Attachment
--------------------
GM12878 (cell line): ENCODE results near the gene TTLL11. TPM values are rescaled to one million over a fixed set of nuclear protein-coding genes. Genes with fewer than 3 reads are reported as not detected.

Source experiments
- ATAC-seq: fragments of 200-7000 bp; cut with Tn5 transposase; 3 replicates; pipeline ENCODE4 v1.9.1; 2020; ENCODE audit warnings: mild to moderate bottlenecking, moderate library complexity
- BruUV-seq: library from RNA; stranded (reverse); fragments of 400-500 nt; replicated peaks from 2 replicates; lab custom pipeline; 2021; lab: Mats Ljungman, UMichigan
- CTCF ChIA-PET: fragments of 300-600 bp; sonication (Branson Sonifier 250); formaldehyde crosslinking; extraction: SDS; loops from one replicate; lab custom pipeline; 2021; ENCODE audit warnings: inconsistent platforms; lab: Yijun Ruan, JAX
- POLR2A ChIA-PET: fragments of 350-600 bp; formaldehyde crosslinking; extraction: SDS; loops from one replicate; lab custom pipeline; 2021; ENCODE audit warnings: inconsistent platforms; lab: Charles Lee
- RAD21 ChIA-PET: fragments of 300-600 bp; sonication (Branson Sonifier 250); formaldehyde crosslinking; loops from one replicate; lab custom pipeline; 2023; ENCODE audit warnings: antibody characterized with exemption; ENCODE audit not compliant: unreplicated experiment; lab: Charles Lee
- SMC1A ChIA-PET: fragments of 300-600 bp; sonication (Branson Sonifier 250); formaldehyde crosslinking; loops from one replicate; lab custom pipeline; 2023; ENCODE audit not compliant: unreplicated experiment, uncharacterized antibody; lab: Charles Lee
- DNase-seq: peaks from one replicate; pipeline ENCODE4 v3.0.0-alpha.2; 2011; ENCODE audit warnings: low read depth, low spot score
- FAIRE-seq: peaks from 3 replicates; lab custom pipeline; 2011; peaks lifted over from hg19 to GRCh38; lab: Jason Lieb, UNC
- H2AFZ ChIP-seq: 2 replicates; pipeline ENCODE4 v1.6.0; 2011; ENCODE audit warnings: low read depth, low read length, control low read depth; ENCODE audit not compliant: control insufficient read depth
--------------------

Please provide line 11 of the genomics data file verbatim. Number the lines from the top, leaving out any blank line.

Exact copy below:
- H2AFZ ChIP-seq: 2 replicates; pipeline ENCODE4 v1.6.0; 2011; ENCODE audit warnings: low read depth, low read length, control low read depth; ENCODE audit not compliant: control insufficient read depth